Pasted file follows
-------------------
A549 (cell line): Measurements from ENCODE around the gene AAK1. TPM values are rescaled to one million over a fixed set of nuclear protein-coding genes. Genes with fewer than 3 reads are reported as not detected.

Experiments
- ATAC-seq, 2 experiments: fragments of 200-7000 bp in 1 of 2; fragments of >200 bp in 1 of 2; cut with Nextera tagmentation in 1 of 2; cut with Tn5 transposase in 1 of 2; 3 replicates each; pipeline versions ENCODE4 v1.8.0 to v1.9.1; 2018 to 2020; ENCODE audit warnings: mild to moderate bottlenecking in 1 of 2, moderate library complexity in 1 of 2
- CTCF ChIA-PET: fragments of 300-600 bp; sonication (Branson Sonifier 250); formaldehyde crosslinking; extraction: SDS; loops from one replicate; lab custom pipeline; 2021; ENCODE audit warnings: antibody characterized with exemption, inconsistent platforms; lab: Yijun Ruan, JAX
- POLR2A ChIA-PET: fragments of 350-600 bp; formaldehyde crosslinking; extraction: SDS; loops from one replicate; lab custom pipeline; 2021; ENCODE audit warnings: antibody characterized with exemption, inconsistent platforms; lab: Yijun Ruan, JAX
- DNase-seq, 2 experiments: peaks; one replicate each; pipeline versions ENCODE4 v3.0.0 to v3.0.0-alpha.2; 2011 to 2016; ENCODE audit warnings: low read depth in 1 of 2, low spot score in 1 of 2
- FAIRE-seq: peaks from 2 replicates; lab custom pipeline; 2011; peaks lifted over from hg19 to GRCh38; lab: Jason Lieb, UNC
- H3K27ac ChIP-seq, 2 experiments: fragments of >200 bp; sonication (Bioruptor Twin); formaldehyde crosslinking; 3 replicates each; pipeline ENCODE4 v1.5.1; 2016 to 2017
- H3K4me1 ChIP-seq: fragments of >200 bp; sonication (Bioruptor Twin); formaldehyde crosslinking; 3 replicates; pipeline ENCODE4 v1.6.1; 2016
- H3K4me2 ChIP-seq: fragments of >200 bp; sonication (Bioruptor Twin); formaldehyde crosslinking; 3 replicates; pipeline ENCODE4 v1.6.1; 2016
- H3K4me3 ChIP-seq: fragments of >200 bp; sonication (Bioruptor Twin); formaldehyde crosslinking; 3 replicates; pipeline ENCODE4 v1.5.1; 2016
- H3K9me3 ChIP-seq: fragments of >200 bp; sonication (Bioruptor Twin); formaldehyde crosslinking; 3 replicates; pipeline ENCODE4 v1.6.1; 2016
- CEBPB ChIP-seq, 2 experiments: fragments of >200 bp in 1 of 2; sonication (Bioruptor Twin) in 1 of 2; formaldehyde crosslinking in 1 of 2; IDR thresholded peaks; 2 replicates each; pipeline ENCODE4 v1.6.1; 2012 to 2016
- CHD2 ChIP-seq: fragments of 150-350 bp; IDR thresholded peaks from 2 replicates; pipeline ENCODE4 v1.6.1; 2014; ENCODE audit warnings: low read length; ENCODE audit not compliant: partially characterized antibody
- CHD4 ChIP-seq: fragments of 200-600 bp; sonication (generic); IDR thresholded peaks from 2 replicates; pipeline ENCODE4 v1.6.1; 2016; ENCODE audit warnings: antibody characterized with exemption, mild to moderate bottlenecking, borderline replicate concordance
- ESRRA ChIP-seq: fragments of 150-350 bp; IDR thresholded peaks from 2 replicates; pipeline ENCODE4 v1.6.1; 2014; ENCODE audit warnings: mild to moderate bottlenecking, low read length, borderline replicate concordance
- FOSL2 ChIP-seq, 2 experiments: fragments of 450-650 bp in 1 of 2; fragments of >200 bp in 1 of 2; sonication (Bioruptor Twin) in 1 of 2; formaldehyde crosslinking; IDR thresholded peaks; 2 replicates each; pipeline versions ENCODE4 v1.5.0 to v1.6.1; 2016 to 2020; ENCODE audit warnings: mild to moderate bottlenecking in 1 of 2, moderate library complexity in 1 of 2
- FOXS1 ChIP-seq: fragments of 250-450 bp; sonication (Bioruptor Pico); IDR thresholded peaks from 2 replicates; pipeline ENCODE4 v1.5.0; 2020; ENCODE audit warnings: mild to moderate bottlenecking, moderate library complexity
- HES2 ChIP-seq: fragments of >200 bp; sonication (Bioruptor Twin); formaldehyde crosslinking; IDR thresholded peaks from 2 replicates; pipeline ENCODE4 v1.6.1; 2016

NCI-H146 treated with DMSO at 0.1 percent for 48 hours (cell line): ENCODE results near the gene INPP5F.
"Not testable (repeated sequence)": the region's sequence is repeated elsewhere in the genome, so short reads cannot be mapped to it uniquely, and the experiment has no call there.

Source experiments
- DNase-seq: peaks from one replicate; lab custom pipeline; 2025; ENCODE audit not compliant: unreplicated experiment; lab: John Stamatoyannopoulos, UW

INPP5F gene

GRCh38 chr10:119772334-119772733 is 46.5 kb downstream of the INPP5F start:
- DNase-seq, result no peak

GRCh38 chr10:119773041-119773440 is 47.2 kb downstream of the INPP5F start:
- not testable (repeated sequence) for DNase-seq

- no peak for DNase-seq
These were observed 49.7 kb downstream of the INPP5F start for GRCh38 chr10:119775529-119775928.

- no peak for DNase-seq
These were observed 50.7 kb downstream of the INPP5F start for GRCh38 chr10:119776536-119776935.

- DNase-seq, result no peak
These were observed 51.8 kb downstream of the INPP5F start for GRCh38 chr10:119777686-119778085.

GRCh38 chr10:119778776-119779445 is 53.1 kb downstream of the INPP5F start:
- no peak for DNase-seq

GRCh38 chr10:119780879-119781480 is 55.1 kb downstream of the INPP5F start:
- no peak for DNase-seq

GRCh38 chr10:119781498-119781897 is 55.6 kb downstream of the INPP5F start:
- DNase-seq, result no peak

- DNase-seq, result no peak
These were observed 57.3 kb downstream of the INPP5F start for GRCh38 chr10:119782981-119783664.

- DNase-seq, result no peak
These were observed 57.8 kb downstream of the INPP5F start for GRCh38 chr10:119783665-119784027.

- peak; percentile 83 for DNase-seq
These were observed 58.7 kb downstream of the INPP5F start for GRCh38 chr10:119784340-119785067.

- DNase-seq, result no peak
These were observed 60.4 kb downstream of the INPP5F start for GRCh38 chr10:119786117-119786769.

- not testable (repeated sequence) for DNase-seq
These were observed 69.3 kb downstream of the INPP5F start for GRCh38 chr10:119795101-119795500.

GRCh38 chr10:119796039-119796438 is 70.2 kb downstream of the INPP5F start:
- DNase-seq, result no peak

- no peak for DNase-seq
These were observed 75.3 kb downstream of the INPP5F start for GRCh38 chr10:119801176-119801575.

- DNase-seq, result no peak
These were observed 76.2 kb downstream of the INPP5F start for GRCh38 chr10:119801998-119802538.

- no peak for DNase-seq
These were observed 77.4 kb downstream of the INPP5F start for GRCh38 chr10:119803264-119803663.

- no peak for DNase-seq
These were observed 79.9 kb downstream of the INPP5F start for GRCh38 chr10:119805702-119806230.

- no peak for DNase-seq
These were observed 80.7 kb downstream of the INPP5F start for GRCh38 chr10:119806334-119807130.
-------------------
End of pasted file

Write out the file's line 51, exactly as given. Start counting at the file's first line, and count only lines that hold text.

GRCh38 chr10:119796039-119796438 is 70.2 kb downstream of the INPP5F start: